By Mike Smith
22nd of March 2017
Part of the self defence mindset is to create habits that become second nature. One such technique, as we have seen is called “Situational Awareness”.
Another one that forms part of situational awareness is called “Risk and Resource Assessment”. It is a continuous never ending process of scanning your environment for possible dangers, escape routes, cover, protection and weapons.
Sounds simple and easy, however very few people do this habitually. Most people supplant or suppress the thought of combat and a possible survival situation. Combat is the last thing they WANT to think of.
Having the right state of mind
A martial arts instructor can teach you a lot of self defence techniques, but all of them are useless without the right state of mind.
This state of mind nobody can give you, teach you or help you with. It is a very personal thing and as we have seen so far, surviving a life threatening attack is mostly a mental state and attitude.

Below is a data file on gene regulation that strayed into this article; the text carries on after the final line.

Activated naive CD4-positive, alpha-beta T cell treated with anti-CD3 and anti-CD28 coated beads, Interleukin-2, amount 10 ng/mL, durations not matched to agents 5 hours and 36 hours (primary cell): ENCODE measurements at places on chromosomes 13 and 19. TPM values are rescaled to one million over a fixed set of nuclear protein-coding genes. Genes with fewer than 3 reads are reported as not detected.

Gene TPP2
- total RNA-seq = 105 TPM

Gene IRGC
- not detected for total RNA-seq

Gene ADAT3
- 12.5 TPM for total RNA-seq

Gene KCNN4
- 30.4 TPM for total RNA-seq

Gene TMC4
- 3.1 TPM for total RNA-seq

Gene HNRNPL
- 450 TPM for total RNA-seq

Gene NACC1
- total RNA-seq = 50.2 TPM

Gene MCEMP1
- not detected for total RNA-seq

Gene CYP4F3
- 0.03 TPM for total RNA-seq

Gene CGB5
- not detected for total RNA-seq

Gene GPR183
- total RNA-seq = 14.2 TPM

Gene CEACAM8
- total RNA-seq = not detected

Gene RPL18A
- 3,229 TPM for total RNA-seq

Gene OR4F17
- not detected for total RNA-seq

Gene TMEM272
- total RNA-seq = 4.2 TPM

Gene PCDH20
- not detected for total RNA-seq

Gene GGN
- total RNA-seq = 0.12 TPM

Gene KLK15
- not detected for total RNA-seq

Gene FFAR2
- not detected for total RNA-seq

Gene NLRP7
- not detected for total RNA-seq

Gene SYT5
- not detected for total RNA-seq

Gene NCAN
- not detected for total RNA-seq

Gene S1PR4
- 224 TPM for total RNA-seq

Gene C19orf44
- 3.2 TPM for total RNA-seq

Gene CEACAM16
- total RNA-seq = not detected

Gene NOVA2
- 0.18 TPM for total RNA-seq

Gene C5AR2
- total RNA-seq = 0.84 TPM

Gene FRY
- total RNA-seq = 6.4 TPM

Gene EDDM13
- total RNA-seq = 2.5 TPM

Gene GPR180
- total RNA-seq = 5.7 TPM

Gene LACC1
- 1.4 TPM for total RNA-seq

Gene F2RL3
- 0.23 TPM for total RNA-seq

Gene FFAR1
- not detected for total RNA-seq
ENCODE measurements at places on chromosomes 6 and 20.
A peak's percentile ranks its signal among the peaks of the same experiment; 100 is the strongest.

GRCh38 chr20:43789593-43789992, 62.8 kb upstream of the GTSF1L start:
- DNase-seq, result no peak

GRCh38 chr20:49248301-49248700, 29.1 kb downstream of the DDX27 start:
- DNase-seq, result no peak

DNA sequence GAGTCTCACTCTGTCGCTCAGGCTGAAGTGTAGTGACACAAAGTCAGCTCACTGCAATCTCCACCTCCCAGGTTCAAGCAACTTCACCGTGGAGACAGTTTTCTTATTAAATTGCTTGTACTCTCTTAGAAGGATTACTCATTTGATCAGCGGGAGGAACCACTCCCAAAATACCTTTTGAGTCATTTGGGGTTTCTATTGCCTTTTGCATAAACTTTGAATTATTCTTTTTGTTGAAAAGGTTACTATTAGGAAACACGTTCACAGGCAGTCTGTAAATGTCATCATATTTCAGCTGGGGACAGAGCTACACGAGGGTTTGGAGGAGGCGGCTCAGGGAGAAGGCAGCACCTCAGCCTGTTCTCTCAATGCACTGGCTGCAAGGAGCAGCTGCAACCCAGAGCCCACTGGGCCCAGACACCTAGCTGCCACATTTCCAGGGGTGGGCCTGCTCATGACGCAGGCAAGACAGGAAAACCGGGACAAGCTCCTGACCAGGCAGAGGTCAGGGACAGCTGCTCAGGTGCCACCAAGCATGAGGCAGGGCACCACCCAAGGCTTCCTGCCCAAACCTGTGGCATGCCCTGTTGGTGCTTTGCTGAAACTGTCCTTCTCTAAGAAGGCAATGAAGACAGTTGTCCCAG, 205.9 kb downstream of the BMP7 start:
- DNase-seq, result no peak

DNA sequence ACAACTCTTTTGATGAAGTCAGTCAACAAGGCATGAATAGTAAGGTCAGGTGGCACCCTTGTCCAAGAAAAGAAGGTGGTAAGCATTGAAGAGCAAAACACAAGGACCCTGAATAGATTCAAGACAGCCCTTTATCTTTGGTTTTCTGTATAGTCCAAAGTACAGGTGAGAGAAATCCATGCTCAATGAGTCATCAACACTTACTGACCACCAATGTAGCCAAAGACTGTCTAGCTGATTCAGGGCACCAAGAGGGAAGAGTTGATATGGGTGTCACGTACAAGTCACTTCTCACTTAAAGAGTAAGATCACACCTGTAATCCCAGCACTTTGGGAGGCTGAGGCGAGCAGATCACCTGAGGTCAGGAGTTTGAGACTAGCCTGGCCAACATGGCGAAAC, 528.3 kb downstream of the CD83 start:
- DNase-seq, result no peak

It is a state of mind where you have chosen a long time ago that you are not going to be a victim. You are not going to die. You are not going to allow others to walk over you or injure you. You are not going to let evil get away with it.
You are going to fight back with everything you’ve got to the bitter end and by all means and…no matter how bad it gets; you can always make a plan.
There are many situations where you should NOT use a weapon, but rather an unarmed restraining technique such as when you are slapped by a drunk in a bar. You cannot now plant a bullet between his eyes or smash his face in with an ashtray. However, when your life is threatened it is a different story.
Ju Jitsu was always a last resort for when the Samurai has lost his sword and lost his other weapons in battle.
A lot of these weapons “arts” have remained and are practiced as sports and recreation today and have become “ways” (Japanese word is “do”)...For instance the art of bow shooting, Kyūjitsu became the way of the bow Kyūdō. The art of sword fighting, Kenjitsu, became the way of the sword, Kendo and Ju Jitsu, the gentle art, became Judo, the gentle way.
Nevertheless, when it comes to unarmed combat in a life threatening situation, then any form of unarmed combat is, was always and should always be a last resort.
However, most Martial Arts and self defence courses teach this concept in reverse. You start off with unarmed combat and only later when you are highly skilled do you practice weapons. Weapon arts should be studied FIRST or in parallel with unarmed combat so that you can see where the unarmed technique comes from.